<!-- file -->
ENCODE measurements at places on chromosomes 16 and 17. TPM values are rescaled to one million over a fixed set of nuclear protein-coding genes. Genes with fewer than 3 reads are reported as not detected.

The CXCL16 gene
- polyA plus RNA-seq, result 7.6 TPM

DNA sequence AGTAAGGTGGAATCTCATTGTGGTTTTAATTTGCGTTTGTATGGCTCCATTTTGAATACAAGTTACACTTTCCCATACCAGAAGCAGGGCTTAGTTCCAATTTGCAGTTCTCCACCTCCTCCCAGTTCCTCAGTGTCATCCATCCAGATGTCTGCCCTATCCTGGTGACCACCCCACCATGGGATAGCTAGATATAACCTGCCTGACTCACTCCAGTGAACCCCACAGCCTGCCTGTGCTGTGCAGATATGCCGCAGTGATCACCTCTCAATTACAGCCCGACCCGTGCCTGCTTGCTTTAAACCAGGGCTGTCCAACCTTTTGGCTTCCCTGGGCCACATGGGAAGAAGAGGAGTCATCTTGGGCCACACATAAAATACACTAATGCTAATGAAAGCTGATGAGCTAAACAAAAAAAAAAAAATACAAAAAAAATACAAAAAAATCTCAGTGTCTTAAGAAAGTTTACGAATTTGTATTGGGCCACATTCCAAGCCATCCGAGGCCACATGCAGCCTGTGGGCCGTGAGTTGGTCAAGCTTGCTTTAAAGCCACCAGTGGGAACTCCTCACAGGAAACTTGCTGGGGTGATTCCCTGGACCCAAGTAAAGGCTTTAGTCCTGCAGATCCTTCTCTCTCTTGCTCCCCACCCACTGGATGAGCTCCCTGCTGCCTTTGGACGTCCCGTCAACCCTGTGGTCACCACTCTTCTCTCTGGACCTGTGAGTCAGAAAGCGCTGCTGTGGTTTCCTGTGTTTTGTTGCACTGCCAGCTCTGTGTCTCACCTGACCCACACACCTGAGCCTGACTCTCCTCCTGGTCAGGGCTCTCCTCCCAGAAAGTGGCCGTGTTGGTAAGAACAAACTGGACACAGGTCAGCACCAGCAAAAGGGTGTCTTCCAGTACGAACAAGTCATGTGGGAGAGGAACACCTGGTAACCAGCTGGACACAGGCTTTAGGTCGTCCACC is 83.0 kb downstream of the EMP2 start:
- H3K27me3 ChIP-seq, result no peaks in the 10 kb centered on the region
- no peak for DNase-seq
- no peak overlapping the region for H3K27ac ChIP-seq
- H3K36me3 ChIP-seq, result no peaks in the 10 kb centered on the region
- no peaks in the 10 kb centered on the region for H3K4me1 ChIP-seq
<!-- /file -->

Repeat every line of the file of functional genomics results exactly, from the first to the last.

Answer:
ENCODE measurements at places on chromosomes 16 and 17. TPM values are rescaled to one million over a fixed set of nuclear protein-coding genes. Genes with fewer than 3 reads are reported as not detected.

The CXCL16 gene
- polyA plus RNA-seq, result 7.6 TPM

DNA sequence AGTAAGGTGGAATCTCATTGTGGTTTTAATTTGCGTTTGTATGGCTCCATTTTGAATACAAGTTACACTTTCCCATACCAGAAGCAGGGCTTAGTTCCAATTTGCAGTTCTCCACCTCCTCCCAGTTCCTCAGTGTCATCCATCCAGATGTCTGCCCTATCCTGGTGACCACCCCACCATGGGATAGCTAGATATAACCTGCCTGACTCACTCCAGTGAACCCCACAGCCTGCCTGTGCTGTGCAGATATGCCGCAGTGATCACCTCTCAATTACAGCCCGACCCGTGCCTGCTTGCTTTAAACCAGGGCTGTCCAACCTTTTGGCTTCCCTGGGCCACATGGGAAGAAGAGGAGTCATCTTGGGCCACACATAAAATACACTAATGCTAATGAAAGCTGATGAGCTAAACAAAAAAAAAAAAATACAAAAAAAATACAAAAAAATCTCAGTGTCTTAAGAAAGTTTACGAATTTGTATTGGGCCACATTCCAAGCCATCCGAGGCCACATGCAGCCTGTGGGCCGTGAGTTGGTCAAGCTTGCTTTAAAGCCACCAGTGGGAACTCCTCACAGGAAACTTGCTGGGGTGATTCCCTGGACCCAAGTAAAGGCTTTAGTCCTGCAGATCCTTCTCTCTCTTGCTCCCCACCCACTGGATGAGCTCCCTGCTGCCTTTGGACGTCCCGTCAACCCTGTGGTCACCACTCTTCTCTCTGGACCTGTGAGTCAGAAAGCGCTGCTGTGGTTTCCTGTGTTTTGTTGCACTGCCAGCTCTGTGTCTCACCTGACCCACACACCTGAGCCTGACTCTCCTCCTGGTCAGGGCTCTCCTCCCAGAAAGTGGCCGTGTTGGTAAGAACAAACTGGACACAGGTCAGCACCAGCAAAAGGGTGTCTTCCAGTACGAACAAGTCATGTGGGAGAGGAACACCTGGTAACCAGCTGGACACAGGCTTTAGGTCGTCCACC is 83.0 kb downstream of the EMP2 start:
- H3K27me3 ChIP-seq, result no peaks in the 10 kb centered on the region
- no peak for DNase-seq
- no peak overlapping the region for H3K27ac ChIP-seq
- H3K36me3 ChIP-seq, result no peaks in the 10 kb centered on the region
- no peaks in the 10 kb centered on the region for H3K4me1 ChIP-seq